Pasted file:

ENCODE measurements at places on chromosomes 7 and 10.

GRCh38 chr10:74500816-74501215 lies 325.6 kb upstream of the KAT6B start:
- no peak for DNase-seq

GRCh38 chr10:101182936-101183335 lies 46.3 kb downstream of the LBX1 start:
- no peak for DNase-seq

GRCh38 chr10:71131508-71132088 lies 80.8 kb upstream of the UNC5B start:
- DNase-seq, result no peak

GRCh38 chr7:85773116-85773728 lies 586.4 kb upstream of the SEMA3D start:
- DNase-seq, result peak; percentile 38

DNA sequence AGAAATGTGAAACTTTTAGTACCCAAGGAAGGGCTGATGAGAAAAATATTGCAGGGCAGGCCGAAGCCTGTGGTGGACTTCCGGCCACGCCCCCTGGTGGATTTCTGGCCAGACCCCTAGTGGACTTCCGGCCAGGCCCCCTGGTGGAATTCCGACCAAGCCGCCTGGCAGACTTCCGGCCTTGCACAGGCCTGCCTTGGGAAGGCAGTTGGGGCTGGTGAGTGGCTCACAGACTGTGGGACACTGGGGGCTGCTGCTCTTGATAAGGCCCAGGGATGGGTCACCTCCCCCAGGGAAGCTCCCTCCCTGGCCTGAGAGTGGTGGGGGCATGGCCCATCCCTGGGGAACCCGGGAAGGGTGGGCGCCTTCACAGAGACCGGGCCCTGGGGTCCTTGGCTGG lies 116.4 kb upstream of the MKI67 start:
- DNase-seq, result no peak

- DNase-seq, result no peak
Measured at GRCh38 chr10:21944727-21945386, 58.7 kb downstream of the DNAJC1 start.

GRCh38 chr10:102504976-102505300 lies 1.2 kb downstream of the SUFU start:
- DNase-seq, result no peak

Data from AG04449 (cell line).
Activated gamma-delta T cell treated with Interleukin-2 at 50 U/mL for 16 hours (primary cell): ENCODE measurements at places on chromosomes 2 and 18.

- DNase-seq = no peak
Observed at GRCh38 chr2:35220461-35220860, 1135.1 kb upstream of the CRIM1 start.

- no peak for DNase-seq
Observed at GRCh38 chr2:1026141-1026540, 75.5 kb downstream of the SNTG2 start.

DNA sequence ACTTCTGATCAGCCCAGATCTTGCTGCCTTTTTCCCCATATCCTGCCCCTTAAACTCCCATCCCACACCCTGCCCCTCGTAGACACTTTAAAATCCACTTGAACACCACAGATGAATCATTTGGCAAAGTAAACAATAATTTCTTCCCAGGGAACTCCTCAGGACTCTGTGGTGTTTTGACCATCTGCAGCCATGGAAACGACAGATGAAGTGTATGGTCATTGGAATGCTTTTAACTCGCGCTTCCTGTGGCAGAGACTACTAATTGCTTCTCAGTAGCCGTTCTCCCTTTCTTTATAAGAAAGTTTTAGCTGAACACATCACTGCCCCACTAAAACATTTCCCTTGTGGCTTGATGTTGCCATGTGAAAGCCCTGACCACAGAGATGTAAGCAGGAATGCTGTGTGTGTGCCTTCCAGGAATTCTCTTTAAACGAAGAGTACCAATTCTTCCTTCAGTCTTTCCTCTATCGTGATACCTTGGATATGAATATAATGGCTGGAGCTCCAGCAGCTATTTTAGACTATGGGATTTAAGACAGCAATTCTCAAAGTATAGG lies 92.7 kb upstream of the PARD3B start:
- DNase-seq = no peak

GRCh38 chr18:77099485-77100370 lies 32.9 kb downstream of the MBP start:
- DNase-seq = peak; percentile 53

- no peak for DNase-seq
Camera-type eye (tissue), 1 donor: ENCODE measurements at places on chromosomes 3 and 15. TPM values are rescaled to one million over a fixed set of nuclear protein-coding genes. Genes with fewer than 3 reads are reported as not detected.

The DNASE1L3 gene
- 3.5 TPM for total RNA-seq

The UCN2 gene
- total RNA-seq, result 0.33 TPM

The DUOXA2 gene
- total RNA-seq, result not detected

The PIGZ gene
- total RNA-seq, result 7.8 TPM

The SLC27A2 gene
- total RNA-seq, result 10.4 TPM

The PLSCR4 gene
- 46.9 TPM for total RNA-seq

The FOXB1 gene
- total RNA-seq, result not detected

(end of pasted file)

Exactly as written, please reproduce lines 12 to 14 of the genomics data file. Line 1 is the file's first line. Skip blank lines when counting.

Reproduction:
- DNase-seq, result no peak
Measured at GRCh38 chr10:21944727-21945386, 58.7 kb downstream of the DNAJC1 start.

GRCh38 chr10:102504976-102505300 lies 1.2 kb downstream of the SUFU start: